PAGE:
This was a debate held at the Watershed in Bristol tonight as part of the Festival of Ideas and an NUJ/MediaAct/Media Wise joint project to look at the future of journalism and the impact of the blogosphere. It was a lively event with a well chosen panel (actually two panels) and the whole thing was streamed, tweeted and no doubt heavily blogged so I won’t summarise everything here but I will give my reaction.
The internet is full of a lot of stuff and of course it’s not all of a high ethical and moral standard with diligently checked sources and open, honest debate, but then neither is the mainstream media. Some of tonight’s speakers mentioned the continuous lies and disinformation printed by certain widely read newspapers and, to be honest, it’s amazing that there is still such widespread trust in the printed word. An intelligent, interested person can easily find the facts (or lies) behind most, if not all, news stories with a little bit of digging around on the internet. In most cases you’ll likely find a number of blogs have done the hard work for you, providing links to verify the information.
There was a lot of talk about regulation, whether it’s necessary or helpful, and whether it could or should be applied to blogs. The PCC came in for a lot of criticism but of course any code will have its restrictions, both in what it can cover and how it can be applied. A lot of panel-members felt this was covered by self-policing, which is in some ways laughable if we’re just talking about the Fleet Street old boys club, but when you take the internet into account it does begin to make sense. There are lots of people out there ready to point out your mistakes and this actually makes it a little scary publishing anything at all on the internet. Once it’s out there it’s out there, even if there wasn’t a general rule that you shouldn’t remove your mistakes but instead add an update explaining them, or that you shouldn’t delete the comments that point them out. Both rules, by the way, that I don’t think are as widely known and acted on as some of tonight’s speakers seemed to think.
And that, I suppose, would be the point of having some kind of code of conduct that bloggers could sign up to. Yes, it’s only those who would have followed the rules anyway who would sign up, but not every reader is internet-savvy enough to know the rules of netiquette and I think it would help some of those people to sift through the endless words on the internet to find ones that have some semblance of trustworthiness.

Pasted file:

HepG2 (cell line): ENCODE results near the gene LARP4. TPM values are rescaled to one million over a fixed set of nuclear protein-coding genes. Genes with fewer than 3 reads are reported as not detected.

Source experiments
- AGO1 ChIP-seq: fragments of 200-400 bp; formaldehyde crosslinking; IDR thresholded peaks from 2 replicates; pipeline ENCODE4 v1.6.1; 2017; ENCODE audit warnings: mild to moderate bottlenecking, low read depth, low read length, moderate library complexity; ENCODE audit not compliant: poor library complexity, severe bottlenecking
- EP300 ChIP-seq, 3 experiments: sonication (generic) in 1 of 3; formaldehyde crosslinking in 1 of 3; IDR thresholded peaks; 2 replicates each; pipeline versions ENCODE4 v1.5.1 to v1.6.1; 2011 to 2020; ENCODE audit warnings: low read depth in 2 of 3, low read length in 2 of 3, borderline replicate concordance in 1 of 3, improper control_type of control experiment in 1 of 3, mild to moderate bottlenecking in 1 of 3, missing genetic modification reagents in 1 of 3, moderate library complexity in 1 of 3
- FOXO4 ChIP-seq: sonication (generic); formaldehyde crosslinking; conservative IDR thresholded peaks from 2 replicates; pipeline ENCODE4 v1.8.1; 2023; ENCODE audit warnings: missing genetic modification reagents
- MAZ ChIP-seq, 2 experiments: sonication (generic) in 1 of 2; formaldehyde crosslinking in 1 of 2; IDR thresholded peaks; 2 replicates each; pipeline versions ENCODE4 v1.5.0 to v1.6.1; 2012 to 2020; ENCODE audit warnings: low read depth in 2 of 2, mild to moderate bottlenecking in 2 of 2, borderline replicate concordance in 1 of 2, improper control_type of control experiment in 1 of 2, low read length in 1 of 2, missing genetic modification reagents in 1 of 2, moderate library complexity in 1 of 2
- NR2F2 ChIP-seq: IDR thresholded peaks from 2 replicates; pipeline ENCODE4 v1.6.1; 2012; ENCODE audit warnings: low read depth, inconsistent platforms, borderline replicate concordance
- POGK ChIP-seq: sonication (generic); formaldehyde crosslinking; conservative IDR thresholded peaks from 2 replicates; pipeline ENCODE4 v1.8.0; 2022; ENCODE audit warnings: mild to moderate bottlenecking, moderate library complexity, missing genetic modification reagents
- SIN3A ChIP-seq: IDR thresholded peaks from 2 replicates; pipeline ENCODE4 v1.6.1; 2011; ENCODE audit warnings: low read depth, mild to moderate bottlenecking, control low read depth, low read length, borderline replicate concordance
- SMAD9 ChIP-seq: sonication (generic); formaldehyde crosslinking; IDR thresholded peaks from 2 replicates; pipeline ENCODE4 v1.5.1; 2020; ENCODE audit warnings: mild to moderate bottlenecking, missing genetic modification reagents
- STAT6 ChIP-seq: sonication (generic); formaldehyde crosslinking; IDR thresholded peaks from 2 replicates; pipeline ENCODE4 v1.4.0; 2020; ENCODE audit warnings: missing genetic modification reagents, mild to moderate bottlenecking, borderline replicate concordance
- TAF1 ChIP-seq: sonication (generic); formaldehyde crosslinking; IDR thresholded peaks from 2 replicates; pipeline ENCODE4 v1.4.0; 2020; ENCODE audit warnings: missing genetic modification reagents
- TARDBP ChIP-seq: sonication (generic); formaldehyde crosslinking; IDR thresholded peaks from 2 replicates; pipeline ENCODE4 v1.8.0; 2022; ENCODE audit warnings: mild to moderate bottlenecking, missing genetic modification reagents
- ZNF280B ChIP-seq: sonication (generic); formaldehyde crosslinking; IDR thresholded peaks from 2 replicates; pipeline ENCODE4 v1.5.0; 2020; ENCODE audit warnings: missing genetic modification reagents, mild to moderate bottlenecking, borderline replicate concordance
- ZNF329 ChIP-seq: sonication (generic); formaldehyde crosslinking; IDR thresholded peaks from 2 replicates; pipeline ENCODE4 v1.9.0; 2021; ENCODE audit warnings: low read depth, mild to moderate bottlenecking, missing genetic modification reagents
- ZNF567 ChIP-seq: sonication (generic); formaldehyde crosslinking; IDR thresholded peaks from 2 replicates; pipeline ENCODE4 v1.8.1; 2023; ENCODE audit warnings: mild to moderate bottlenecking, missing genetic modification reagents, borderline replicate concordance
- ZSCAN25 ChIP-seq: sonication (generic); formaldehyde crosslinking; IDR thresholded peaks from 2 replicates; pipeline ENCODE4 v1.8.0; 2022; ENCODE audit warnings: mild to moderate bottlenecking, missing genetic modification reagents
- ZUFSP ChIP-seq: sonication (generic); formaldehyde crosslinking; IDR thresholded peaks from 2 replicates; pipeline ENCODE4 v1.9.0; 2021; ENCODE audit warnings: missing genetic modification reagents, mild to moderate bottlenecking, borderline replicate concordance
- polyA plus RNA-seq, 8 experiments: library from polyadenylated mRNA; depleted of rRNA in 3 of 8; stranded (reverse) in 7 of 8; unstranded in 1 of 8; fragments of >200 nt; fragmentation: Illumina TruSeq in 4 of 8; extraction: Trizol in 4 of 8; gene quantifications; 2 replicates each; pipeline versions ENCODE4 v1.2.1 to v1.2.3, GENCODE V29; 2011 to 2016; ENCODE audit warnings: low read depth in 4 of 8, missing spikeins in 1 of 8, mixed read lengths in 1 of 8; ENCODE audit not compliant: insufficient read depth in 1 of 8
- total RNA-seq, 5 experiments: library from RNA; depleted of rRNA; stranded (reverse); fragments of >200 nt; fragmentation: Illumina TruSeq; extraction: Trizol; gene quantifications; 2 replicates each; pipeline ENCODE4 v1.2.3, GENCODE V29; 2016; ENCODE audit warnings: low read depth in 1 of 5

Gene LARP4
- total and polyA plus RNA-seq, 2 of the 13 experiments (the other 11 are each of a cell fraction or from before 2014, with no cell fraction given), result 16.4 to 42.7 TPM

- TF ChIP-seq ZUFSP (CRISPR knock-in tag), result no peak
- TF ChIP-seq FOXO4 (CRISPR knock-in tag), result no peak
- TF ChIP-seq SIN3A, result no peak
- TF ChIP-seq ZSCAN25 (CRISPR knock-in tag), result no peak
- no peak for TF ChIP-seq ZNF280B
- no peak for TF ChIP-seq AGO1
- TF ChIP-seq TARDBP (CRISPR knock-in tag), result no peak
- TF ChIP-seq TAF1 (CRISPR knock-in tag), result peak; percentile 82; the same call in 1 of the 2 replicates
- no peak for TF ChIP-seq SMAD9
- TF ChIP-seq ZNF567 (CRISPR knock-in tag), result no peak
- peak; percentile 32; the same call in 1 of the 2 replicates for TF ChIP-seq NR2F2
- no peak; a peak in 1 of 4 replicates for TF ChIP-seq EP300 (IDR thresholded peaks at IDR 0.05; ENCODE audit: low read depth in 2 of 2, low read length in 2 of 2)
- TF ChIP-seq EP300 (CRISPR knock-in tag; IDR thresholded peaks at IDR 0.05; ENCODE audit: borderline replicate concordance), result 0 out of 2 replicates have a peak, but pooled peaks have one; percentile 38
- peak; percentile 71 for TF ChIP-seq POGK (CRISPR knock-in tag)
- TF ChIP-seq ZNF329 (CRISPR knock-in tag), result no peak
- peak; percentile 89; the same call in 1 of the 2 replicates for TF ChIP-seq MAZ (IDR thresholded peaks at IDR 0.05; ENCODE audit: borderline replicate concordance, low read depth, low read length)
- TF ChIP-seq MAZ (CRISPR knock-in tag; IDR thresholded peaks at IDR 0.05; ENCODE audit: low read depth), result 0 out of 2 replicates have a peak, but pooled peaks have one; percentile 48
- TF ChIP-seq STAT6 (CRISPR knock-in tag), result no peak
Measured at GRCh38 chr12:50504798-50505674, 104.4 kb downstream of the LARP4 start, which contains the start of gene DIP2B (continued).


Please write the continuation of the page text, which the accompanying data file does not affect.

Unsurprisingly I think the internet is a wonderful thing, a gigantic leap forward for humankind, and it saddens me that there are people who think of it as a means of opting out from “real” interaction and action. I doubt I have to persuade anyone reading this, but that opinion was voiced tonight and I have to rebut. How many campaigns, marches, demonstrations, petitions and meetings are organised on the internet, using blogs, Twitter, Facebook, etc? How many local events have been revitalised since they gained the tool that is the internet to communicate, research and publicise? How many genuine, true, life-changing friendships are forged on its pages, or kept alive by it? I could go on and on. I won’t.
It was a privilege to hear Iqbal Tamimi speak about her work since having to leave her home in Palestine, how she has used the internet to get information out and voices heard. This matter of getting news from behind closed doors, getting deep into human rights issues, raised the question (again) of anonymity and whether it should be a right, covered in law or at least some journalism code of conduct. The ever eloquent Brooke Magnanti reminded us how near impossible it is to maintain anonymity, whether in the face of hungry tabloids or extreme governments there will be someone who has the ability to track down and identify you. Here in the privileged West it’s easy to say that anyone who has something to say should be willing to put their name to it and that may or may not be true, but it’s a very different story when simply speaking the truth about your daily life, your government, your country can land you in jail or have you killed. That people are brave enough to write in the face of horrific punishments, simply because they want the world to know what’s happening, that is true journalism.
A huge thank you to all who those behind tonight’s event. It was fantastically interesting and I think by the end everyone was nodding along in agreement to all the very reasonable things being said.